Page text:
5. The account of the eleven years’ reign of Zedekiah only states how that reign came to an end, for besides the standing formula that he did evil in the sight of the Lord, it contains only the remark that he revolted from the king of Babylon. We obtain a more complete picture of this reign from the descriptions and historical accounts which are preserved in the book of Jeremiah, and also to some extent in the book of Ezekiel. As concerns his attitude towards Jehovah and the law of Moses, he does not seem to have been himself devoted to idolatry, but he did not oppose it any more than his brother Jehoiakim had done. On the contrary, heathenism and immorality rather increased and spread during his reign. The stone was rolling; it could not be stayed any more. The class whose especial duty it was to oppose this tendency, namely, the priests and prophets, sank during this time lower and lower (see Jeremiah 23.). Then, too, the revolt of Zedekiah from Nebuchadnezzar was of a very different kind from that of Hezekiah from Sennacherib (see notes on Jeremiah 18:7), nay, it was even worse than that of his brother Jehoiakim from Pharaoh-Necho, for he not only owed to Nebuchadnezzar his crown and his throne (as Jehoiakim had owed his to Pharaoh-Necho), but he had also sworn an oath of allegiance to him, as is expressly stated in the brief account, 2 Chron. 36:13. This oath he broke in a frivolous way without any sufficient reason. The prophet Ezekiel declares that this oath-breaking was a great sin, not only against him to whom it was sworn, but also against him by whom it was sworn, Jehovah, and he even gives this as the reason for the ruin of the king and of the nation (Ezekiel 17:18–20): “Seeing he despised the oath by breaking the covenant, when lo! he had given his hand, and hath done all these things, he shall not escape. Therefore thus saith the Lord God, As I live, surely mine oath that he hath despised, and my covenant that he hath broken, even it will I recompense upon his own head. And I will spread my net upon him, and he shall be taken in my snare, and I will bring him to Babylon, and will plead with him there for his trespasses that he hath trespassed against me.” He does not appear in a much better light according to some facts which Jeremiah mentions. During the siege of Jerusalem he entered into a solemn covenant with all the people “that every man should let his manservant, and every man his maidservant, being a Hebrew or a Hebrewess, go free, that none should serve himself of them, to wit, of a Jew his brother.” The “princes” and the “people” agreed to this and manumitted the serfs or slaves. But when it was heard that the Egyptian army was coming to help them, and they thought that they would not need the freed people any more, they broke the covenant and reduced them once more to slavery. This led the prophet to declare: “Therefore, thus saith the Lord; ‘Ye have not hearkened unto me in proclaiming liberty every one to his brother, and every man to his neighbor: behold I proclaim a liberty for you, saith the Lord, to the sword, to the pestilence, and to the famine, and I will make you to be removed into all the kingdoms of the earth … And Zedekiah king of Judah and his princes will I give into the hand of their enemies, and into the hand of them that seek their life, and into the hand of the king of Babylon’s army, which are gone up from you. Behold, I will command,’ saith the Lord, ‘and cause them to return to this city; and they shall fight against it and take it and burn it with fire, and I will make the cities of Judah a desolation without an inhabitant’ ” (Jeremiah 34:8–22). What is narrated in Jeremiah 37-38 is still more significant. At that time of great anxiety and distress the king sent messengers with this request: Pray for us to Jehovah! then, however, he allowed the officers to seize Jeremiah, maltreat him, and cast him into prison, because they were angry at his threats. Not until some time afterwards did he send for Jeremiah, though secretly, and ask of him an oracle of the Lord. Even yet he did not set him free, but only granted him a somewhat less severe imprisonment. Then, when the prophet repeatedly foretold the victory of the Chaldeans, the officers and chiefs demanded his death, and the king replied: “Behold he is in your hand; for the king is not he that can do anything against you.” Then they lowered him into a dungeon in which there was no water, indeed, but slime, into which he sank, and where he would have perished wretchedly, if he had not been rescued through the efforts of an Ethiopian, Ebedmelech. Even yet, however, he was held as a prisoner. Still again the king sought a secret interview with him, but did not obey his counsel to give himself up, because he feared that he should be despised and maltreated by those Jews who had deserted to the Chaldeans. He commanded the prophet to keep the interview a secret, and especially not to let the “princes” know of it. When finally the Chaldeans penetrated into the lower city, he took flight by night with his immediate attendants from the opposite side of the city, but was soon caught by the Chaldeans, and brought before Nebuchadnezzar, who caused him to be blinded, and his sons to be put to death. From this entire story we see what was the chief feature in Zedekiah’s character: “Weakness, and weakness of the saddest kind” (Niemeyer). Instead of ruling as king, he allows himself to be controlled by those who stand nearest to him; he cannot do anything against them. [Yet it would not be fair to overlook the fact that a powerful party of nobles, in a besieged city, where excitement and confusion and anxiety reigned, might make a strong king powerless to resist a policy on which they were determined. The party of the “princes” seems to have been possessed by that fanatical patriotism which not unfrequently takes possession of men under such circumstances, and drives them to heroic folly or foolish heroism. This passion appeared among the Jews in every crisis of their history. In this case it pushed the nation on to its fate, and though Zedekiah was a weak king, he might have been a strong one and not have been able to stem this tide.—W. G. S.] He has good inclinations, but he never attains to what is good. He demands an oracle of God but in secret, and, when he receives it, he does not obey it. His weakness of character makes him vacillating, false to his word and oath, unjust and pitiless, cowardly and despondent, and finally leads him into misery. We have here another example which shows that weakness and want of character are the very gravest faults, nay, even a vice, in a ruler. Josephus (Antiq. X. vii. 2) justly says of Zedekiah: τῶν δὲ δικαίων καὶ τοῦ δέοντος ὑπερόπτης. καὶ γὰρ οἱ κατὰ τὴν ἡλικίαν ἧσαν ἀσεβεῖς περὶ αὐτὸν, καὶ ὁ πᾶς ὄχλος ἐπ’ ἐξουσίας ὔβριζεν ἃ ἤθελε.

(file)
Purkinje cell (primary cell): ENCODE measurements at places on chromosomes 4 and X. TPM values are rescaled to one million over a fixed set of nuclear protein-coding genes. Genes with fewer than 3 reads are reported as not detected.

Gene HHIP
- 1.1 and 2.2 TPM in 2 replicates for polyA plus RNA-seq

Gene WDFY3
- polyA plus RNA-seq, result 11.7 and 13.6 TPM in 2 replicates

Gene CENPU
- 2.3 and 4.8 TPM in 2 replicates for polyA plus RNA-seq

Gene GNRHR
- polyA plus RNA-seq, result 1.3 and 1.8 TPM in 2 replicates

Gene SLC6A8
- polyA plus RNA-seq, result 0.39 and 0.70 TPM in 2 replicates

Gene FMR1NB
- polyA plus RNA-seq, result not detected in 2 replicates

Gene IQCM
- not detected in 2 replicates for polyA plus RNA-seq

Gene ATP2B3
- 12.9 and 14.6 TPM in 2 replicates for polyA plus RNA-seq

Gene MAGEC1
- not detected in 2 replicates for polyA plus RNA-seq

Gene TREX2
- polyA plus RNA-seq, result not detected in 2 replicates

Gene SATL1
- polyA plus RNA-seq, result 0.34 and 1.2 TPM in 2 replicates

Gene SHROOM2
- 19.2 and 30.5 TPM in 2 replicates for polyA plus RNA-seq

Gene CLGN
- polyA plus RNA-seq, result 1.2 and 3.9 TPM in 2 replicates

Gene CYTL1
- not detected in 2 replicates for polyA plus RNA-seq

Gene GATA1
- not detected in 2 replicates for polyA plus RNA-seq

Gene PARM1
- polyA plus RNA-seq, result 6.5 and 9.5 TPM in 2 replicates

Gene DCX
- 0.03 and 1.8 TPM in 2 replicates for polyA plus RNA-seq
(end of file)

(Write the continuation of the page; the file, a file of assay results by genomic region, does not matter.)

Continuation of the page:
6. Zedekiah’s end was the end of the royal house of David and of the Israelitish monarchy. This dynasty had remained on the throne for nearly 500 years, while, in the seceded kingdom of the ten tribes, within a period of 250 years, nine dynasties of nineteen kings reigned, of which each one dethroned and extirpated the preceding one. “What a wonder it is to see one dynasty endure through almost five entire centuries, and that too in the ancient times when dynasties usually had but brief duration, and to see this dynasty, in the midst of perils and changes, form a centre around which the nation always formed, so that when it perished at last, it perished only in the downfall of the nation itself.… Such a kingdom might fall into grievous error for a time, but in the long run it must be brought back by the example of its great hero and founder David, and by the wealth of experience which it had won in its undisturbed development, to the eternal fundamentals of all true religion, and all genuine life” (Ewald, Gesch. III. s. 419). This “wonder,” however, of the uninterrupted existence of the dynasty of David does not rest upon human will or power, but upon the promise which was given to David (2 Sam. 7:8 sq.): “And thy house and thy kingdom shall be established forever before thee; thy throne shall be established forever” (2 Sam. 7:16). The premise on which this promise was based was the idea that the Old Testament theocratic monarchy was realized in David. This monarchy is, as it were, realized in him, and he is not only the physical ancestor of his family, but the model for all his successors, according to their fidelity to which their reigns are estimated and judged (1 Kings 11:38; 15:3, 11; 2 Kings 14:3; 16:2; 18:3; 22:2). God sustains the monarchy in their hands for David’s sake, even when they do not deserve it, for their own (1 Kings 11:12; 13:32; 15:4; 2 Kings 8:19). When he went the way of all the earth he left as a bequest to his son the following words: “Be strong and show thyself a man, and keep the charge of the Lord thy God, to walk in his ways, to keep his statutes and his commandments, and his judgments, and his testimonies, as it is written in the law of Moses, that thou mayest prosper in all that thou doest, and whithersoever thou turnest thyself: That the Lord may continue his word, which he spake concerning me, saying, If thy children take heed to their way, to walk before me in truth, with all their heart and with all their soul, there shall not fail thee, said he, a man on the throne of Israel” (1 Kings 2:2–4). When, however, after Josiah’s death, four kings in succession abandoned the way of David, and apostasy became a fixed and permanent tradition, the monarchy ceased to be what it was its calling and purpose to be; it was necessarily doomed to perish. “When the traditions of evil are maintained, or at least tolerated, then the monarchy suffers a transformation. Kings become incapable of executing the duties of their office, and a divine judgment becomes inevitable. So it was with the sons of Josiah, whose fate is a warning beacon on the horizon of history” (Vilmar). But, in spite of the inevitable doom of the nation, the promise to David was fulfilled in its integrity. Although the external authority of the house of David ceased with Zedekiah, yet from the time of his fall the preparation went on, all the more surely, for the coming of that Son of David who was to be a king over the house of David forever, and whose kingdom should have no end (Luke 1:33). The place of the light of the house of David, which had been extinguished (1 Kings 11:36; 2 Kings 8:19), was taken, when the time was fulfilled, by the true light which illumines the whole world (John 1:9), and which will not be extinguished to all eternity. The last king who sat upon the throne of David, and who falsely called himself צִרְקִיָּהוּ [The righteousness of God], served to point forward, in the Providence of God, and according to the words of the prophet, to the coming king and shepherd of his people, whose name should be called: יְהוָֹה צִדְקֵנוּ, “The Lord our Righteousness” (Jeremiah 23:6).